What is Forward Error Correction (FEC)?

Whether you’re running an e-commerce website, large-scale enterprise network, or online gaming tournament, one thing you absolutely need is a stable network. However, that’s easier said than done in a world of latency, packet loss, and spikes. Even SD-WAN isn’t a complete solution.

Stand-alone SD-WAN solutions don’t completely eradicate loss of packets and network errors, leaving your network subject to erratic behavior and lag. But don’t worry, all is not lost. By using forward error correction (FEC), it’s possible to improve the integrity of your network substantially.

Common enterprise network issues

Most enterprises utilize several technologies for their networks. These include frame relay and asynchronous transfer mode (ATM), which are two different protocols for transmitting data between endpoints and are usually implemented by WAN service providers. Many businesses use time division multiplexing (TDM) private lines, which link up two enterprise locations directly. Virtual private networks (VPNs) provide a further added layer of privacy for remote enterprise locations.

ATM solutions, in particular, rely on statistical multiplexing to share a service provider’s physical network links with customers. They’re counting on the fact that it’s unlikely all of their customers will make use of the network’s full bandwidth at the same time. Consequently, network integrity usually remains stable during low traffic periods but noticeably worsens when traffic peaks.

The service provider will generally try to minimize congestion by buffering packets in queues and optimizing the network for peak loads. No matter how hard they try, however, it’s impossible to perfectly predict traffic patterns, and queues often overflow when traffic is high. Moreover, enterprises that utilize VPNs will likely experience even higher packet losses since these run directly on the public internet and not on private enterprise networks.

The impact of transmission control protocol (TCP)

There’s no getting around packet loss effects on web application performance and the overall productivity of your business. That’s why the internet as we currently use it relies on Transmission Control Protocol (TCP) for packet transfers. TCP detects packet loss whenever there’s a transmission timeout and re-transmits the lost packets. Packet loss will also cause TCP to assume the network is suffering from congestion and will trigger its built-in congestion avoidance algorithms.

While this helps retain the data integrity, it also reduces the rate of transmissions. As congestion lightens the rate of transmissions will gradually increase, but in the meantime there is a dramatically noticeable decrease in throughput across the network.

Forward error correction (FEC) in a nutshell

Despite being an integral part of the internet, TCP isn’t an adequate solution for maintaining a robust enterprise network. But there’s light at the end of the tunnel, and it comes in the form of the forward error correction (FEC). FEC is often referred to as channel coding and utilizes digital signal processing to improve data integrity. It may come as a surprise to you that it’s not precisely a new idea. The algorithm was created in the 1950s by Richard Hamming to detect errors in punch cards.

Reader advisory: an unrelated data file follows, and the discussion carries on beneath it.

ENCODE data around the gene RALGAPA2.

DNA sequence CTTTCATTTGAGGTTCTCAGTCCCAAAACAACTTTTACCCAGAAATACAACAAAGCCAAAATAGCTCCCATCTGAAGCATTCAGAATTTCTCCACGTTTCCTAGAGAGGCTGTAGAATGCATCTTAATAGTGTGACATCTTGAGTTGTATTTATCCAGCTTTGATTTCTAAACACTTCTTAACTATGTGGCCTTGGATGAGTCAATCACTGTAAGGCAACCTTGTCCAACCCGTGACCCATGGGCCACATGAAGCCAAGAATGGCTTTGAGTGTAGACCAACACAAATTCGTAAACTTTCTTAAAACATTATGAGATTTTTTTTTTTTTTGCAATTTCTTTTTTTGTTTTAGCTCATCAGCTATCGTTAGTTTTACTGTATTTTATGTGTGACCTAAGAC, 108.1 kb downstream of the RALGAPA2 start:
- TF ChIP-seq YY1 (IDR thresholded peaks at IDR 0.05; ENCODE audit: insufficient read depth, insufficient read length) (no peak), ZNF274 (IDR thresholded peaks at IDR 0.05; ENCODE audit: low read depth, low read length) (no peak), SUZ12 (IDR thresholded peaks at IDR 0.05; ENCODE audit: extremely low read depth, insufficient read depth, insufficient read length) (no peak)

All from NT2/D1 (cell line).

Hamming code takes advantage of binary’s structure to add what are called “parity bits” to each piece of data. If you’re familiar with hash codes, it’s the same basic principle. When the data is encoded for transmission, some extra bits are added. These are the parity bits. When the data is received, those bits are checked to see if they all came across as expected. If they did, the data can be assumed to be error-free. If the parity bits do not match the expected pattern, the code makes it easy to tell from the unexpected parity bits which data pieces are incorrect and fixes them.

What makes FEC so effective is in the way it implements this error correcting before storing or transferring data. This allows the receiving end of an SD-WAN link to correct errors, removing the need for a reverse channel to handle requests for re-sending data transmissions in exchange for a slight increase in the initial data sent. Furthermore, this prevents TCP’s congestion avoidance from kicking in and decreasing throughput. FEC will always utilize as much throughput as the SD-WAN link provides.

In conclusion

The ability of your company’s network to remain stable during peak traffic conditions naturally depends on the technologies you or your provider has implemented. If you’re relying on ATM and VPN solutions, you’re likely experiencing substantial packet losses at peak times that affect the performance of your web applications and staff productivitiy. But if you’ve implemented FEC (or use an SD-WAN solution that includes FEC) to maximizes throughput, then you’ll have a fast and robust network at your disposal.

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